Any list of best practices has great appeal—sometimes immense popularity. And for good reason. Like prepackaged food, they’re ready to go. For busy faculty who aspire to teach well, they provide time-saving instructional sustenance. There’s no need to search through the literature, which is widely scattered and involves research, often ponderous to read. Someone else has identified and succinctly summarized one or several practices that have risen to the top.
For some time now, I’ve been troubled by dubbing something a “best” practice. Perhaps it’s the claim’s audacity: that one way of doing something is better than all the others. Or maybe it’s the assumed breadth of the claim—best for all teachers, for all students, with all content, and in any kind of course. Wrapping a practice, a policy, or even a principle around that much teaching and learning is a huge stretch.
There’s absolutely no question that some instructional strategies are better than others, and most of the identified best practices do offer improved ways of accomplishing learning objectives. We should not ignore best practices but recognize the considerable distance that separates “best” from “better.”
I’d like to claim I became concerned about best practices on my own, but Kimberly D. Tanner’s (2011) now classic critique of “what works?” jolted my thinking. Much like best practices, what works sets teachers on a quest for the cure-all technique, the one that simply and successfully solves pesky pedagogical problems. A few techniques may do that on occasion, but the problem is with what the question assumes—that instructional strategies can work in predictable, dependable ways. Tanner rightly wonders “whether anything as simple as ‘what works’ is even possible in the messy landscape of teaching and learning” (p. 329). I would make a bolder claim: nothing under the pedagogical sun is that astonishingly good or consistently reliable.
Our affinity for best practices and what works reveals a troublesome orientation to teaching: our hope—or maybe it’s a sense—that teaching should be easy. We know the content, we love it, students attend college by choice, and what we teach, especially at the lower levels, isn’t all that difficult. But students don’t learn, aren’t motivated, and too often leave courses and college bereft of essential knowledge and skills. Those of us who care accept the possibility that we are part of the problem. If we just had the right strategy, policy, or approach, maybe we could make it happen for students. We are motivated but misguided in our search for definitive solutions.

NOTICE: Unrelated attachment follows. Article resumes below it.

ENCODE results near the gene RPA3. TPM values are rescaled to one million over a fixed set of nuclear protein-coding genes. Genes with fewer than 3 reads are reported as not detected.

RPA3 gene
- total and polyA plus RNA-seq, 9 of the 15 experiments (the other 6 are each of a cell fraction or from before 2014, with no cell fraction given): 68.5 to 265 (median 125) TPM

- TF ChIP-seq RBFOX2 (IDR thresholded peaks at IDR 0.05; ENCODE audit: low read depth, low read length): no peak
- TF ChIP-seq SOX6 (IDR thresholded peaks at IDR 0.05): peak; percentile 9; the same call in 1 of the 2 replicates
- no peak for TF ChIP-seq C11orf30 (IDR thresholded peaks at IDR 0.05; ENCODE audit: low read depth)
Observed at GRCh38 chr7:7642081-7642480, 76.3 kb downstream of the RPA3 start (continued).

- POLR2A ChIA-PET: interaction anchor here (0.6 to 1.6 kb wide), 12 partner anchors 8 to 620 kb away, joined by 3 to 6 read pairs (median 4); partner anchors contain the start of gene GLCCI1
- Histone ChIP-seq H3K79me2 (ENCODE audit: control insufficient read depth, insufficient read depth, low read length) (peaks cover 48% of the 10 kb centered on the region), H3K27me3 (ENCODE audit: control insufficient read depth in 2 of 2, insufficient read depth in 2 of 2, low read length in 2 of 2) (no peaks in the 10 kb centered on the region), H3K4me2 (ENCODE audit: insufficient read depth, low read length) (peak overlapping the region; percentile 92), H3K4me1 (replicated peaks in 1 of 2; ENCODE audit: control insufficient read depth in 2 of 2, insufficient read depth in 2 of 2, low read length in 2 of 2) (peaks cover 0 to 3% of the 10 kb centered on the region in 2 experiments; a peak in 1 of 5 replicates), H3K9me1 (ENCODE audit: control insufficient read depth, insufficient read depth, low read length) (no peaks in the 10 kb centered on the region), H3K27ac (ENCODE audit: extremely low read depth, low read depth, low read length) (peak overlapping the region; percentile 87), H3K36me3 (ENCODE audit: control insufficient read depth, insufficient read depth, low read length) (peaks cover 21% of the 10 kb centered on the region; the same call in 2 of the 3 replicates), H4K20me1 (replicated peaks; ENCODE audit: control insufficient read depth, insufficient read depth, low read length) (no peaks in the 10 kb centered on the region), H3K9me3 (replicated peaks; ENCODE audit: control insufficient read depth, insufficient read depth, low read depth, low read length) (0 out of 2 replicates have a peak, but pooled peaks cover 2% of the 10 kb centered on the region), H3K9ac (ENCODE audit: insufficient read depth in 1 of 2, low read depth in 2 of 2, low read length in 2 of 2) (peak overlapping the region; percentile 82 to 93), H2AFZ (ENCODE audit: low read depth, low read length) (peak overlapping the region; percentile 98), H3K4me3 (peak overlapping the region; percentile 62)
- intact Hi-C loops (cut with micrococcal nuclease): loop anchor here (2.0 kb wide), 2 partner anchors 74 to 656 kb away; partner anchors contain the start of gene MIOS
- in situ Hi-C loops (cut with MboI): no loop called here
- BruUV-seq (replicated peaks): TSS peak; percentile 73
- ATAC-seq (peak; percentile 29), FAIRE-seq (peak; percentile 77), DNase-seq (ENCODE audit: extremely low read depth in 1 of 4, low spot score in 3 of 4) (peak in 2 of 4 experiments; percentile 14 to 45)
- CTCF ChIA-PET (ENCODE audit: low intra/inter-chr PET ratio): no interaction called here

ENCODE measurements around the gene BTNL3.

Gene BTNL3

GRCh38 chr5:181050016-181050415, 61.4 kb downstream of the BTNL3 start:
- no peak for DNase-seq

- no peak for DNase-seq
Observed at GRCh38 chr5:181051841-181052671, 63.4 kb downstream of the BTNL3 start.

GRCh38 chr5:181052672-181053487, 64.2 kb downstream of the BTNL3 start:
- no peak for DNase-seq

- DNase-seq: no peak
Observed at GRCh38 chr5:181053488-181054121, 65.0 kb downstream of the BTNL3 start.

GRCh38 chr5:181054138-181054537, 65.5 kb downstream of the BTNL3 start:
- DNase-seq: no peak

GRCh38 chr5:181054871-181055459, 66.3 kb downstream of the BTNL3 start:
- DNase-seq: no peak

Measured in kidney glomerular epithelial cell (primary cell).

We devalue teaching and learning when we try to make them simple and easy, dependent only on knowledge of the content. Because language so significantly influences thought and action, we must be careful how we talk about instructional approaches. The language of best practices shrouds the enormous variability and complexity of what, how, and who we teach.
I can buy the idea that an individual teacher might have a set of best practices, but they’re not replicas of what appears on those popular lists. They may derive from what’s been proposed as best, but they’re solutions arrived at after lengthy calculations—the hard, messy work of learning how to solve instructional problems. At that point the solutions become something other than best practices. They’re answers to what’s currently an issue. In the dynamic milieu of the classroom, change happens regularly, bringing with it new problems and still better solutions.
If the search for solutions ends with a best practice, there’s no need to look further. You’ve got it—the one and only right way to keep students off their devices, grade efficiently, get test anxiety under control, connect with students online and so on until best practices become the How to Cook Everything for teaching. Pulling apart the idea of best practices reveals their inherent weaknesses. They aren’t what they claim to be but instead mark places where instructional journeys can begin.
Tanner, K. D. (2011). Reconsidering “what works.” CBE—Life Sciences Education, 10(4), 329–333. https://doi.org/10.1187/cbe.11-09-0085 [open access]
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